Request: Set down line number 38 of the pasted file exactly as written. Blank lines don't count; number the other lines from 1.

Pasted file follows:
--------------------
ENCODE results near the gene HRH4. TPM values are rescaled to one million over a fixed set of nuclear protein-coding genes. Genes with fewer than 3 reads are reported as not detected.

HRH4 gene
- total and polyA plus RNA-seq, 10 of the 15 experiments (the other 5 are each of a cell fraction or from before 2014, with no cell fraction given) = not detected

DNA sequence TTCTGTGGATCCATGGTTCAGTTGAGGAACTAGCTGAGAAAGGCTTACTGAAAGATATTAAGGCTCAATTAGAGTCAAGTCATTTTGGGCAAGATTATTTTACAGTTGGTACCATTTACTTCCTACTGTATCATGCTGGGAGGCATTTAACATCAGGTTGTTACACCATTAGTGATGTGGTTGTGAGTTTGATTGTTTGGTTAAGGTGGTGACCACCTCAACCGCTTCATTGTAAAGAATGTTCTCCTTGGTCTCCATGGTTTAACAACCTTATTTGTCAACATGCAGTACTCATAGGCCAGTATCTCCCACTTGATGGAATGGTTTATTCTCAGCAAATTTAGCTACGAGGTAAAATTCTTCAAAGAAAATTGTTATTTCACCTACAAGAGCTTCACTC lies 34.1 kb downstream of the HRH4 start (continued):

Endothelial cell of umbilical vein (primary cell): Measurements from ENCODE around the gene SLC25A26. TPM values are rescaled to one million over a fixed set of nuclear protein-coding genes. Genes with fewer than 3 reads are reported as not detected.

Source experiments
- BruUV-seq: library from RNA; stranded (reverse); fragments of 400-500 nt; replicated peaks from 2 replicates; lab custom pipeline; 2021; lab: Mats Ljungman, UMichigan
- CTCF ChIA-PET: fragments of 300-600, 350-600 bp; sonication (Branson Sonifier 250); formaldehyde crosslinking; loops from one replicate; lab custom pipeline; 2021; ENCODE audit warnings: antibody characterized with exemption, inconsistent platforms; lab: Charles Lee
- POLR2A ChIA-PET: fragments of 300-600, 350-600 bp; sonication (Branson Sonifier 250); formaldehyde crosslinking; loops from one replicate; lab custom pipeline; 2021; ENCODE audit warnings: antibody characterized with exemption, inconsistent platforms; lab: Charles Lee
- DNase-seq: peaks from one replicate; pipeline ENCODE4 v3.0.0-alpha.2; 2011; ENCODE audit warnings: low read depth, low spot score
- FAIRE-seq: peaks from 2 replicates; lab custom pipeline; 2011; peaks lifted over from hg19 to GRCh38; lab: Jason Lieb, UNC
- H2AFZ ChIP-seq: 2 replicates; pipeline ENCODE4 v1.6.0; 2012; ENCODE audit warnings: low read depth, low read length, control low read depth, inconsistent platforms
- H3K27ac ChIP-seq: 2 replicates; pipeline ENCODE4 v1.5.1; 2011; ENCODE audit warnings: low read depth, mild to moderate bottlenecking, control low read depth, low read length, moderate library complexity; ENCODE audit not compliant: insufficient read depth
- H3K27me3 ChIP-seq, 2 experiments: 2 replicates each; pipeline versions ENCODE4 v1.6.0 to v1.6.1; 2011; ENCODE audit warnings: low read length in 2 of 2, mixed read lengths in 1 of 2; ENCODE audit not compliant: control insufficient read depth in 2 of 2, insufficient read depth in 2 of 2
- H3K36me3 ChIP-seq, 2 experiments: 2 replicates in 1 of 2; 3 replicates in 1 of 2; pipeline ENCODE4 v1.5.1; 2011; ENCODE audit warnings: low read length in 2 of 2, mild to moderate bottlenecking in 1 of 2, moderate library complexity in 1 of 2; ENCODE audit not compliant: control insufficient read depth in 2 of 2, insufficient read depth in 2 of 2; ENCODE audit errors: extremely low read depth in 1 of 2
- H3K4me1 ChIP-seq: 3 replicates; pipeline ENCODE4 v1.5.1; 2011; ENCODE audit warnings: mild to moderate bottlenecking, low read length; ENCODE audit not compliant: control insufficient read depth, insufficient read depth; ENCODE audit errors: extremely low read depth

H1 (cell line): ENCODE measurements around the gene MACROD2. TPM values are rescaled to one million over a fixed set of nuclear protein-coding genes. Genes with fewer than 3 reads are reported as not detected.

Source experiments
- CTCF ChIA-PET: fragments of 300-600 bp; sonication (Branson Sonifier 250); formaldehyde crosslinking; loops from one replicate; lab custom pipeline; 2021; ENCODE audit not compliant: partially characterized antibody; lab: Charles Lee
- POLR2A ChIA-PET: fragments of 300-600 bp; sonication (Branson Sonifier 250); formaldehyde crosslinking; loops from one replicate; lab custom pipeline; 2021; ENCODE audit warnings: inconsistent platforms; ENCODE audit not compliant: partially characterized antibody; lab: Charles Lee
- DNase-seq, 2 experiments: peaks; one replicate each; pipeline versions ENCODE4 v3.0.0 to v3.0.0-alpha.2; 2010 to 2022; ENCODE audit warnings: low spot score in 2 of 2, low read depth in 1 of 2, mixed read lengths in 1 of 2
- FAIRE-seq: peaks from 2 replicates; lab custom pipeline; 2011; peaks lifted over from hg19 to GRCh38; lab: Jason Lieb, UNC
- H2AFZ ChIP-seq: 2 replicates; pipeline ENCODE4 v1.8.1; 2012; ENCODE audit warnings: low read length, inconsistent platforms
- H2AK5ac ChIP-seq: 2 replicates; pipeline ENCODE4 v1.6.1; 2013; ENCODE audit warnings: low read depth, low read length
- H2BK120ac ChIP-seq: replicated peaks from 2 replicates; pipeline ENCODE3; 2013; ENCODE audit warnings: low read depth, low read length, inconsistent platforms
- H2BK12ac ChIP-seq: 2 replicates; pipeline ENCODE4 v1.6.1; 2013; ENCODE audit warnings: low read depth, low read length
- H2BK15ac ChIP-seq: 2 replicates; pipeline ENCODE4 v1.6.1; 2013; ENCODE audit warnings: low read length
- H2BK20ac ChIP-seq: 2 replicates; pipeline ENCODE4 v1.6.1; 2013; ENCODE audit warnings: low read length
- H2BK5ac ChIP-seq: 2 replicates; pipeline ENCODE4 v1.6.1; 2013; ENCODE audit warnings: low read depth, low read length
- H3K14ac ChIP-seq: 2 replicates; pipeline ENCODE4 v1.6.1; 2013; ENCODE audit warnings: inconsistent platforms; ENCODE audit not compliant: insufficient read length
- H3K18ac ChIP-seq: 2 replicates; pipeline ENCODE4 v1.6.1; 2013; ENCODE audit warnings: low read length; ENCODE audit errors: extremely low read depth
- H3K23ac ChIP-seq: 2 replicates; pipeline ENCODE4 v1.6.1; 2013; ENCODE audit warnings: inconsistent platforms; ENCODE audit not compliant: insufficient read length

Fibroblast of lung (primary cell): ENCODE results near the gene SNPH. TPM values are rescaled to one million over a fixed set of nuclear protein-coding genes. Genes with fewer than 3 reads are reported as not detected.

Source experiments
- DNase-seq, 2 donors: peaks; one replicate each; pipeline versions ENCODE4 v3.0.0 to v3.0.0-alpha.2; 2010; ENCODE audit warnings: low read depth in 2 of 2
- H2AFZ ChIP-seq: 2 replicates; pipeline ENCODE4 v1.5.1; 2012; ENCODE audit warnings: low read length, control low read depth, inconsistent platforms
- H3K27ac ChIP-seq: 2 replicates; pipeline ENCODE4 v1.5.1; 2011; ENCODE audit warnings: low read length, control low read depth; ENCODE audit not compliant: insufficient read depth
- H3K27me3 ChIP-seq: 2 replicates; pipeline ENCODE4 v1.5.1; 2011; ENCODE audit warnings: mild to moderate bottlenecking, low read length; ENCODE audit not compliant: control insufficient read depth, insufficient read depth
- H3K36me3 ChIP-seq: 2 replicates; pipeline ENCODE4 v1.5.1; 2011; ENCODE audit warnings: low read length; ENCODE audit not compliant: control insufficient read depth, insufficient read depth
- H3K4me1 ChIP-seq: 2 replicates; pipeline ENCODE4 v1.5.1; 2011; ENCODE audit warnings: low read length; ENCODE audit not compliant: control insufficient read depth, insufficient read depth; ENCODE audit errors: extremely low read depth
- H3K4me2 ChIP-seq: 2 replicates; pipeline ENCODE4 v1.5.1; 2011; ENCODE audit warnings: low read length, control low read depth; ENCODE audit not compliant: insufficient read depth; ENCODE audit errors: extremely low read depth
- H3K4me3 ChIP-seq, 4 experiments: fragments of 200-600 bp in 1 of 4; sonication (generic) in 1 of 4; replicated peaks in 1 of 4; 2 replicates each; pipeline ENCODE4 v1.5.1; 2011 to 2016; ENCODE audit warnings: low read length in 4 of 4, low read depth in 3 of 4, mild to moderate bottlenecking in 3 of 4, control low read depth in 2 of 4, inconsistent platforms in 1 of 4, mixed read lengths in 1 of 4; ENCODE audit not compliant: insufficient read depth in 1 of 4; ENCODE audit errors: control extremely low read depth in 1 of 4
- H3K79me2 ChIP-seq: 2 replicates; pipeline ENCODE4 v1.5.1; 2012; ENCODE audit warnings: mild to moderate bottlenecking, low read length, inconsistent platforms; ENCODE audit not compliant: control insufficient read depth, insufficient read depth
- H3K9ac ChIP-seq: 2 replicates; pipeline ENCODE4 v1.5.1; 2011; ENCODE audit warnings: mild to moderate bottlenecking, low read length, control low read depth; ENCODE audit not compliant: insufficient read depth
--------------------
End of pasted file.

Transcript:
- H3K27me3 ChIP-seq: 2 replicates; pipeline ENCODE4 v1.5.1; 2011; ENCODE audit warnings: mild to moderate bottlenecking, low read length; ENCODE audit not compliant: control insufficient read depth, insufficient read depth